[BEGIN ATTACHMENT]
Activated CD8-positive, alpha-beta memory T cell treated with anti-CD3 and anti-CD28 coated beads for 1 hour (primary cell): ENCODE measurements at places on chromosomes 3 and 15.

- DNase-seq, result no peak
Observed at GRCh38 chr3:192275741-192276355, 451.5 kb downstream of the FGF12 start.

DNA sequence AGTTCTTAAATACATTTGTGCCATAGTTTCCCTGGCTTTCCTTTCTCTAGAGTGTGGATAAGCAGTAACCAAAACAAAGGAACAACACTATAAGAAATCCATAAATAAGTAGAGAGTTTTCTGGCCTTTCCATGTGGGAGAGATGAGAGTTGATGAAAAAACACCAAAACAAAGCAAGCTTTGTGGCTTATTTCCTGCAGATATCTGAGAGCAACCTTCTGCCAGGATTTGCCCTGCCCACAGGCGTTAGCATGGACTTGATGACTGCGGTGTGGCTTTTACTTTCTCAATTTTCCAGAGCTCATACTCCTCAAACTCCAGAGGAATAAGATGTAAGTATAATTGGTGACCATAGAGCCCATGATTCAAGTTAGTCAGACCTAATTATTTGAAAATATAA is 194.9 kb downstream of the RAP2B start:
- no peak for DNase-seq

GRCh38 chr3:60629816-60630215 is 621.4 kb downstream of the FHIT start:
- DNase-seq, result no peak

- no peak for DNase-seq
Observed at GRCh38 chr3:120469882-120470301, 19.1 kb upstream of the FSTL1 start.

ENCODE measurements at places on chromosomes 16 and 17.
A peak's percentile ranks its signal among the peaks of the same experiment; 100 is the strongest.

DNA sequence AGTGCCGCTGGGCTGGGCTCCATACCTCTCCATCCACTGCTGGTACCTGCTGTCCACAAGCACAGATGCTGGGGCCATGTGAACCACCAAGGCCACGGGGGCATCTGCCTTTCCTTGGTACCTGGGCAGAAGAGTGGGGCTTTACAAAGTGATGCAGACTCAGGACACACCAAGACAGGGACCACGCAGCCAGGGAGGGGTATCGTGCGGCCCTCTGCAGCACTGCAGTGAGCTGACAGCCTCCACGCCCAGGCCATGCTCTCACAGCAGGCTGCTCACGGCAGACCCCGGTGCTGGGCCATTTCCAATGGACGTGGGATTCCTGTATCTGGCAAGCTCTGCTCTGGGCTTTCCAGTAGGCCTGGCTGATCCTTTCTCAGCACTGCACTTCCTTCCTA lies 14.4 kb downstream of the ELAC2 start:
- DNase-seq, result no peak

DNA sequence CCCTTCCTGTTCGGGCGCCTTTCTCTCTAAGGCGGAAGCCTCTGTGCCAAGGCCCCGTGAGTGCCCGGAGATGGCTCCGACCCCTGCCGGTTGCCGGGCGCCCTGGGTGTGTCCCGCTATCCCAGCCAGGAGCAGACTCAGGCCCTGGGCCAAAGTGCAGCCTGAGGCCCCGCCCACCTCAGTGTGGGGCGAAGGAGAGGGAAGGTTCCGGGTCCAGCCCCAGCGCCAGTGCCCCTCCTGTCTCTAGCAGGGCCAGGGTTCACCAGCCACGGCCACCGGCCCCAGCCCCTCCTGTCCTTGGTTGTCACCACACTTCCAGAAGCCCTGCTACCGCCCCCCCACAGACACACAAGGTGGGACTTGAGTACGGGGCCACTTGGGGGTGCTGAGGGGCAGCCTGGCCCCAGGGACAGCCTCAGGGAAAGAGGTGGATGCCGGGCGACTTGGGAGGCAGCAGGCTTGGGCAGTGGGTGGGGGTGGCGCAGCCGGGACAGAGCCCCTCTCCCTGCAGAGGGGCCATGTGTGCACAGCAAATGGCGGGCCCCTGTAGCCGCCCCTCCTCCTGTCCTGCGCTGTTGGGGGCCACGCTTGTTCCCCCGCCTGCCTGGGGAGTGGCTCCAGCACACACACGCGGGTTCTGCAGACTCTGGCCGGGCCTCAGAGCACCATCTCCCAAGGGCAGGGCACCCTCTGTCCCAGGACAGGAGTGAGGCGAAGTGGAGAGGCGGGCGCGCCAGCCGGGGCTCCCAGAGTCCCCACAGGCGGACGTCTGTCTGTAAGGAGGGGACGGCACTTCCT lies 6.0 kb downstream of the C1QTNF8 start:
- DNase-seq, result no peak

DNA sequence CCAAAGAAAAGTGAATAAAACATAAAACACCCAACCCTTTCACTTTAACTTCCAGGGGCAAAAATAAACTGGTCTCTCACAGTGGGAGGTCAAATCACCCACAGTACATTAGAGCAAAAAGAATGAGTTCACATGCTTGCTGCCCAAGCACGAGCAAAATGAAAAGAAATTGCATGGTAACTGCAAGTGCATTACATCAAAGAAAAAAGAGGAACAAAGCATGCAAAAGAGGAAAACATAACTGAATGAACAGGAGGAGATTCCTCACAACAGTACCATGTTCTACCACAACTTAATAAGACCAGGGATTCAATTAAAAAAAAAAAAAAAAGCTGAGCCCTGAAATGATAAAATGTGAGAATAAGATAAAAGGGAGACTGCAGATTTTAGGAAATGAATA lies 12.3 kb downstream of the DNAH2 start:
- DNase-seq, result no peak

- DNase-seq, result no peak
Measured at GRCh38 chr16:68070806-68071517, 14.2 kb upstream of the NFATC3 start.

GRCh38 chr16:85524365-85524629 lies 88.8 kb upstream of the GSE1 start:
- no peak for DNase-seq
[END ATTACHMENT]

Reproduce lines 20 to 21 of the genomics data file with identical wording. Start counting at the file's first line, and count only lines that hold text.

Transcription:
GRCh38 chr16:85524365-85524629 lies 88.8 kb upstream of the GSE1 start:
- no peak for DNase-seq